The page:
Bloch was impressed by the smart and diligent students at Beida as well as the transformation in China.

Her first trip back to China was in 1977 on the first delegation of the American Council of Young Political Leaders at a time when the tension between the two countries began to thaw. The delegation was invited by the government to tour China and Bloch was the only Chinese-American. "It was earth-shattering. China was closed to Americans until about then," she recalls. "I will never forget that the street leading up to Tian'anmen Square was completely full of bicycles, nothing but bicycles."

She and her husband Stuart Marshall Bloch stayed at Peking Hotel, the only hotel open to non-Chinese, and "you could hear the bells (of the bicycles) in the room."

"When we arrived at the airport, it was dark without electricity, and when we got on the airplanes, they used to put on a wooden block to stop the wheel."

Starting from lecturing at Beida, Bloch has been devoted to developing the local capacity of American studies on Chinese campuses, which she believes can be more sustainable than by hiring American teachers. So far, USCET's American Studies Network is working with about 50 academic institutions in China and it also holds an annual meeting for members to exchange ideas and experiences in teaching about America.

This month, USCET will partner with Beijing University of Foreign Studies to carry out a faculty training program which aims to strengthen the knowledge and skills of Chinese professors who teach American Studies.

In China, the Ministry of Education requires that all the universities and colleges that provide English language majors must teach American Studies, which means almost every higher education institution in China teaches about America.

"American Studies is quite popular on Chinese campuses, but their quality varies and it is still developing," she says.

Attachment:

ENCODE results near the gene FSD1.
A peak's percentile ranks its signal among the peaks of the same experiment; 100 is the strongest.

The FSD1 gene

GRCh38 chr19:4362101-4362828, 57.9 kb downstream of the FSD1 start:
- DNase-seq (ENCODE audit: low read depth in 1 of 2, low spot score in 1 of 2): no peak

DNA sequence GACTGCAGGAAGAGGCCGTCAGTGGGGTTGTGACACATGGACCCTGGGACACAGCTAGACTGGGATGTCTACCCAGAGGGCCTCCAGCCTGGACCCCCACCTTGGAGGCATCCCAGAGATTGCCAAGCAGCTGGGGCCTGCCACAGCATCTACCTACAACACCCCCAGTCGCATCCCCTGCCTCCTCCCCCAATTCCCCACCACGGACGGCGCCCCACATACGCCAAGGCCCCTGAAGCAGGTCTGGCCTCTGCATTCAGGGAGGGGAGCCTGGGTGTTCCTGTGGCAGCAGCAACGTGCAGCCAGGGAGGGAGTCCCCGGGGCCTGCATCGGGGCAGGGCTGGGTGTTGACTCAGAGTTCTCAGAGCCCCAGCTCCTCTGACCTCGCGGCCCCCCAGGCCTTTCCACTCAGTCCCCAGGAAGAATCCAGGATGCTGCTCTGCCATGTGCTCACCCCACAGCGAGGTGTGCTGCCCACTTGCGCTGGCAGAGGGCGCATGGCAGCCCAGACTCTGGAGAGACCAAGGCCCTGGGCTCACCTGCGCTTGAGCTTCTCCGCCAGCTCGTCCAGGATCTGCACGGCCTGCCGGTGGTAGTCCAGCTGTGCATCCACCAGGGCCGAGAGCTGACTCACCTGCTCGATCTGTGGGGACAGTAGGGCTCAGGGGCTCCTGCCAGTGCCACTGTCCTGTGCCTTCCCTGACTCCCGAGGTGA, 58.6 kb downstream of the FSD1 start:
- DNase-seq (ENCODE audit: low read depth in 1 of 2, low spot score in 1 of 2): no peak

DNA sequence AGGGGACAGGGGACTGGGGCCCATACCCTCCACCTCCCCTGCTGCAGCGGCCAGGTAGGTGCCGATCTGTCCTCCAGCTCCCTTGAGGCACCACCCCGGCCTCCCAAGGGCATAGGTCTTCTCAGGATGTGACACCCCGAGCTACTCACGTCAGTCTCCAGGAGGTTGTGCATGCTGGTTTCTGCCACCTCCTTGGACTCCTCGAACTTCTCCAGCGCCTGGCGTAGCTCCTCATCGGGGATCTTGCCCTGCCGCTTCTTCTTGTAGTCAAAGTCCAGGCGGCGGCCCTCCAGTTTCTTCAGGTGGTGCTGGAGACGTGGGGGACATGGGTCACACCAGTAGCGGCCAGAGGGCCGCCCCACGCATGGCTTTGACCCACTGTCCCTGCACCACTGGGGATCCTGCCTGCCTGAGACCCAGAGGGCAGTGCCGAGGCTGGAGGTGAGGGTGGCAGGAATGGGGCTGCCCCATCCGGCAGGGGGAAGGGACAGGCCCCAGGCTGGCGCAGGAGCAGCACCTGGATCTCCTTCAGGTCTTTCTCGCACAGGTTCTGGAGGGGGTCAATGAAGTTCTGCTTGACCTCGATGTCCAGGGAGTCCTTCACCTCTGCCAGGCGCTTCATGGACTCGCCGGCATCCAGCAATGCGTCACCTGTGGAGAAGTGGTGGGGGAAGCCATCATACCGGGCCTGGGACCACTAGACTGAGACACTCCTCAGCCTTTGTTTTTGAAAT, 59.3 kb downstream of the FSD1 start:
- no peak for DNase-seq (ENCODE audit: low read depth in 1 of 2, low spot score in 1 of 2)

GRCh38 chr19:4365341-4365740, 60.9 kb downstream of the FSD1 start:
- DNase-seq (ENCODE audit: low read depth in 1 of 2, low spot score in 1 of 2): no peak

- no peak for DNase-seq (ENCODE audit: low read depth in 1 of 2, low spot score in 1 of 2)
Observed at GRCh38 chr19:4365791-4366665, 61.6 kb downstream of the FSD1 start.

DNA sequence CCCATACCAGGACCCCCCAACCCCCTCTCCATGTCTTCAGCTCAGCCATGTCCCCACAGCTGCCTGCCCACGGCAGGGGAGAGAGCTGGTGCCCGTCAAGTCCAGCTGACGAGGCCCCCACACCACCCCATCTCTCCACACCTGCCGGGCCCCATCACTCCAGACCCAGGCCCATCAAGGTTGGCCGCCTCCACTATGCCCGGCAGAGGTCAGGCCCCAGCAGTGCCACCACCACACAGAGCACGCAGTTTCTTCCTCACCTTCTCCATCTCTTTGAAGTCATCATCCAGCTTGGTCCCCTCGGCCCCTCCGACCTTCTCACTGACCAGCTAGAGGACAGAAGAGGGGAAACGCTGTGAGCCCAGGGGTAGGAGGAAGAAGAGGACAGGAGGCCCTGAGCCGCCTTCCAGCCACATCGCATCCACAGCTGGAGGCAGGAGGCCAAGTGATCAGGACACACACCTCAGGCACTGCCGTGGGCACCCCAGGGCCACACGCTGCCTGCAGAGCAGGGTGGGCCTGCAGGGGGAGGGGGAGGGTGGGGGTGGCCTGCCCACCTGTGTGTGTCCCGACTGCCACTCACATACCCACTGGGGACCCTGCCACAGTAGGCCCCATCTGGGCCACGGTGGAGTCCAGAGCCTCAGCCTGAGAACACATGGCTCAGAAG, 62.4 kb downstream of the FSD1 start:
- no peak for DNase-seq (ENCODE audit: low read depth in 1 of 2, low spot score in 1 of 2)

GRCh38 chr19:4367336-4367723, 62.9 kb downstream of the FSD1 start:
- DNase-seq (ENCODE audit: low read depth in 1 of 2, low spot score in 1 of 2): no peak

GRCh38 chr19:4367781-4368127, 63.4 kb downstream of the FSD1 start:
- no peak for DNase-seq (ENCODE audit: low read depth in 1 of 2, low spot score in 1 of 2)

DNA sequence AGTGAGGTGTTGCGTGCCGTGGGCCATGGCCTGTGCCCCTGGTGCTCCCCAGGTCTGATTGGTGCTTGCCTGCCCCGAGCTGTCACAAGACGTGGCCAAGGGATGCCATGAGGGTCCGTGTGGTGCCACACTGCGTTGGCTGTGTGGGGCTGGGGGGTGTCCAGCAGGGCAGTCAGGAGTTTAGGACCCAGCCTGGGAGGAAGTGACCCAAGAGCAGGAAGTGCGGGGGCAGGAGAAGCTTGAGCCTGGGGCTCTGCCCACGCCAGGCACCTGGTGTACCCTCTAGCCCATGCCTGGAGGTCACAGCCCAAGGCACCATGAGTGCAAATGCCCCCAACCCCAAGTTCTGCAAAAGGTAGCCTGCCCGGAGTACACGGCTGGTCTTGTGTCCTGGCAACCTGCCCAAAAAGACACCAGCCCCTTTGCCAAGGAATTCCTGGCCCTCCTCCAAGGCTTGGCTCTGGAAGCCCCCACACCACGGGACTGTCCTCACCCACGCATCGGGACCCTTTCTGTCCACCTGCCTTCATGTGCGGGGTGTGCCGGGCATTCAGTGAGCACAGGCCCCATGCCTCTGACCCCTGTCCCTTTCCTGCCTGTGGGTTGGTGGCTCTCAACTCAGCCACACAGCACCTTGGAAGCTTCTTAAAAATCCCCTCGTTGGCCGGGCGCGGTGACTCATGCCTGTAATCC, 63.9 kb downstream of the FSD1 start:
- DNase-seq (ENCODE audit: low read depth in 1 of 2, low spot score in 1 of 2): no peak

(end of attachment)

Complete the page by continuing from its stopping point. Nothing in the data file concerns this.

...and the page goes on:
She finds that China's American Studies is strong in instructing about US-China relations, or the political side, but inadequate in social and cultural areas.

"You cannot understand US-China relations if you don't really understand America," she says.

Therefore, USCET's earliest initiative in China, the Congressional Practicum, has expanded to include elections seminars, training sessions and annual lectures that build knowledge among Chinese professionals, officials and students about the workings of the US legislative and political process via case study, hands-on training and interactive exchanges among US and Chinese experts.

There is one subject that Chinese experts on American studies are "head and shoulders above" their American counterparts: language.

"Even our top American experts on China, most of them don't really know Chinese that well. They rely on research assistants," she says. "That's a real problem, but it's getting better."

Language is also the biggest hurdle for the 69-year-old ambassador, whose Chinese, as she says, remains at the level of a nine-year-old girl.

"My greatest regret is I forgot my Chinese. If I were a young girl, I will study Chinese again."

(China Daily 09/23/2011 page20)